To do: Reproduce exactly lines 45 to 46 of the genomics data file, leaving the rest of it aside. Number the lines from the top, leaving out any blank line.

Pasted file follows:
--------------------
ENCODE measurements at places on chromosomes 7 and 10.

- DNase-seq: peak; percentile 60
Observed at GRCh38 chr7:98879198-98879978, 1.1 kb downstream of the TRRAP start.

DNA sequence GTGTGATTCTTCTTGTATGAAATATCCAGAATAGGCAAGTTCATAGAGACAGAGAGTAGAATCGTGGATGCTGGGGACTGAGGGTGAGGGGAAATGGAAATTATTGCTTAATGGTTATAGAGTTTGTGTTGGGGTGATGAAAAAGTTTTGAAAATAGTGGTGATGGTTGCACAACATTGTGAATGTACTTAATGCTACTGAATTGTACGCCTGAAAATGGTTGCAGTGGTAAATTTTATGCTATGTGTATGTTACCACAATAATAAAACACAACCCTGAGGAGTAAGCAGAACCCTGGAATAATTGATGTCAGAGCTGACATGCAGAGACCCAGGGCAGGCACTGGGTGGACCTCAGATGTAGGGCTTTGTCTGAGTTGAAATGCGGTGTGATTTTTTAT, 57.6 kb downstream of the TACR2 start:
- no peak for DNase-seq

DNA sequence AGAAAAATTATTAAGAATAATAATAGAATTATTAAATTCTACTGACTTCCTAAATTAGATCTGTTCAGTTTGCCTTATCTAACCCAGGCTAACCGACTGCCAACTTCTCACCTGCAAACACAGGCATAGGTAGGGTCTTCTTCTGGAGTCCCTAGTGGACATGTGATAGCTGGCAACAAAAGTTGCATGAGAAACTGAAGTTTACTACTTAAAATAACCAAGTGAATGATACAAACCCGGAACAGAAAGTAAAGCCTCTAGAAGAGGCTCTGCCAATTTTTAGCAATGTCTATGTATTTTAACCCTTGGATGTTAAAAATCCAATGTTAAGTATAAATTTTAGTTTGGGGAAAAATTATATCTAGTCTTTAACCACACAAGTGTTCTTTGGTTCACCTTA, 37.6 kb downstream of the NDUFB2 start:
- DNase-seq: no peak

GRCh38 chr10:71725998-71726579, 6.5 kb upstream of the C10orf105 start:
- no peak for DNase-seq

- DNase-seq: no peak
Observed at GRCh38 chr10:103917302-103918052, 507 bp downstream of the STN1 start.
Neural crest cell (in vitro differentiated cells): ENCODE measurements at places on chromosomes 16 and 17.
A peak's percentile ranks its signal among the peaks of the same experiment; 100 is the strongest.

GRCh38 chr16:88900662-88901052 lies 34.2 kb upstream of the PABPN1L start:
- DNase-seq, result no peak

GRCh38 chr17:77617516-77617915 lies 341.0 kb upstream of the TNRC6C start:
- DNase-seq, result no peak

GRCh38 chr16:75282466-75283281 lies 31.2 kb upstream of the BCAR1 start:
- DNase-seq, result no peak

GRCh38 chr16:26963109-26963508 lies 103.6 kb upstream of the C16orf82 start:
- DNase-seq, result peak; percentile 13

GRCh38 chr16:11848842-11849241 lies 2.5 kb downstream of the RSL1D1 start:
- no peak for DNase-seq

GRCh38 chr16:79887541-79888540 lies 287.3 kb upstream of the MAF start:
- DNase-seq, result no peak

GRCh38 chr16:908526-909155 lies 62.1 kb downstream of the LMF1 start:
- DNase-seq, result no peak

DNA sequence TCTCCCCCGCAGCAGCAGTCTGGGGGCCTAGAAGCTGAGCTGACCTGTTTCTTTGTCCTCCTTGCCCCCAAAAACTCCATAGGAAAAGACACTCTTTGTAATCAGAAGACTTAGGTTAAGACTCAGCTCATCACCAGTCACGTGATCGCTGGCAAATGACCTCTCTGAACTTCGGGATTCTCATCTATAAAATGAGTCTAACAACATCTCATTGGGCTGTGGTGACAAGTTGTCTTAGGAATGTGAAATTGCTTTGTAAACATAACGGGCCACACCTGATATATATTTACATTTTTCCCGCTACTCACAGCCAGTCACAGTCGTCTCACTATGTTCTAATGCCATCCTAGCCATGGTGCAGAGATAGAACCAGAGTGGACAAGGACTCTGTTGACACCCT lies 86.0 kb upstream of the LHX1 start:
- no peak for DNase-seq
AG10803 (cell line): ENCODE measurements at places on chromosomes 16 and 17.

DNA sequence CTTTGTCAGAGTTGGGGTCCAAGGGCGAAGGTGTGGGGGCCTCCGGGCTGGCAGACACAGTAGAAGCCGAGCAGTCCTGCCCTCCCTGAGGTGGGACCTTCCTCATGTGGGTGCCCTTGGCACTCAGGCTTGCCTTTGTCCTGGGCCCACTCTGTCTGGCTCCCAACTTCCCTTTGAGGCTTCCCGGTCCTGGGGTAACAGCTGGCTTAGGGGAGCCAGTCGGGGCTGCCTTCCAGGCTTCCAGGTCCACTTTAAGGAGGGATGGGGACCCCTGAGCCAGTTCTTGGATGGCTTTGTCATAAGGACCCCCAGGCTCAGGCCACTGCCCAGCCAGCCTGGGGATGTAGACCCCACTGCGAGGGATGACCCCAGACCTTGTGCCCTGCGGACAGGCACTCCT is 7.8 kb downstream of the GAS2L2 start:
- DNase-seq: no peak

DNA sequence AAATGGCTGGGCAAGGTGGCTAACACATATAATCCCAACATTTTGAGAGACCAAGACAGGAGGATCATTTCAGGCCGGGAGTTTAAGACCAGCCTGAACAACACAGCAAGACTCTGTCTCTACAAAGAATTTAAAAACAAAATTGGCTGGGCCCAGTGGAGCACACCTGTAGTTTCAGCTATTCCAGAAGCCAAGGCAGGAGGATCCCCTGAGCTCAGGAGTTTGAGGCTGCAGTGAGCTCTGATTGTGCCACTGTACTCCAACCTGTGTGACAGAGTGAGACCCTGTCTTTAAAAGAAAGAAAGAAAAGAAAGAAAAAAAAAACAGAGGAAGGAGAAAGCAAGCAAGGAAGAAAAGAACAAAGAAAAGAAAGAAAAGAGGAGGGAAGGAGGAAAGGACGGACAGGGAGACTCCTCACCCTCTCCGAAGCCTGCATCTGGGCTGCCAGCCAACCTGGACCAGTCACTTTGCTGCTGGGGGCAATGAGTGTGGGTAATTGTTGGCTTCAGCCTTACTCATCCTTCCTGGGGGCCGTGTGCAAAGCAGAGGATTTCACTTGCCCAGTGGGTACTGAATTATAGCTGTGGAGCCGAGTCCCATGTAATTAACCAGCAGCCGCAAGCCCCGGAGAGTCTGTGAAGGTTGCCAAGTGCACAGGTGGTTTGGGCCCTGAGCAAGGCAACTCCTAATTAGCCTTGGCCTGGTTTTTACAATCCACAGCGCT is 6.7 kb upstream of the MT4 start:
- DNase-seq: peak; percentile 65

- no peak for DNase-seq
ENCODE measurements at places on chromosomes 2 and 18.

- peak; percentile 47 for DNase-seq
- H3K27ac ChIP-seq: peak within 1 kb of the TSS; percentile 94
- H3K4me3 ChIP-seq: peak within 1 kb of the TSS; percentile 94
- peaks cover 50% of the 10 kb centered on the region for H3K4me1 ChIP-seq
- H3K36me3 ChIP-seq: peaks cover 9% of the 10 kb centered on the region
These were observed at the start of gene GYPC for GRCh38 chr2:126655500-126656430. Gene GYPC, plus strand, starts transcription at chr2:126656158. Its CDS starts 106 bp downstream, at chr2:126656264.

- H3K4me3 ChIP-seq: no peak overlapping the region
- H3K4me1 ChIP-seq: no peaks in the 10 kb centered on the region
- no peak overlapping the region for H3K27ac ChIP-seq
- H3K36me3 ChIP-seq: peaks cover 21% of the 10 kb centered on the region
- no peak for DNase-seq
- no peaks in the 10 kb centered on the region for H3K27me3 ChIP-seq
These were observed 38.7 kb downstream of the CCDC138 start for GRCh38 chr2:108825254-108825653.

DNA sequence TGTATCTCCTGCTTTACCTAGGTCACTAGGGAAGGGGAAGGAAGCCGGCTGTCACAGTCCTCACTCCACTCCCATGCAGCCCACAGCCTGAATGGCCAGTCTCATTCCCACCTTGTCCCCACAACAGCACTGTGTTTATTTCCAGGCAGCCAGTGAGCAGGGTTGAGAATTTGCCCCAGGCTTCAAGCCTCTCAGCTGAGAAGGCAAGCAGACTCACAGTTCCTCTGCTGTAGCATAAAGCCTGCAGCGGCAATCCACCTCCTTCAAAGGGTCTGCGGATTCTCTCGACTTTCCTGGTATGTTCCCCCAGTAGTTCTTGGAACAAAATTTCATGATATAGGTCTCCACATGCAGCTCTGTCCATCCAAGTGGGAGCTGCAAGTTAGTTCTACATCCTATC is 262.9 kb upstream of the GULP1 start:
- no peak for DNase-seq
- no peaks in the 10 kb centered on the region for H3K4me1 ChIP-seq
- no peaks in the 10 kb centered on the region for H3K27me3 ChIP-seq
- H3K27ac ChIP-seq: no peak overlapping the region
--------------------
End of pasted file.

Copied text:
- no peak overlapping the region for H3K27ac ChIP-seq
- H3K36me3 ChIP-seq: peaks cover 21% of the 10 kb centered on the region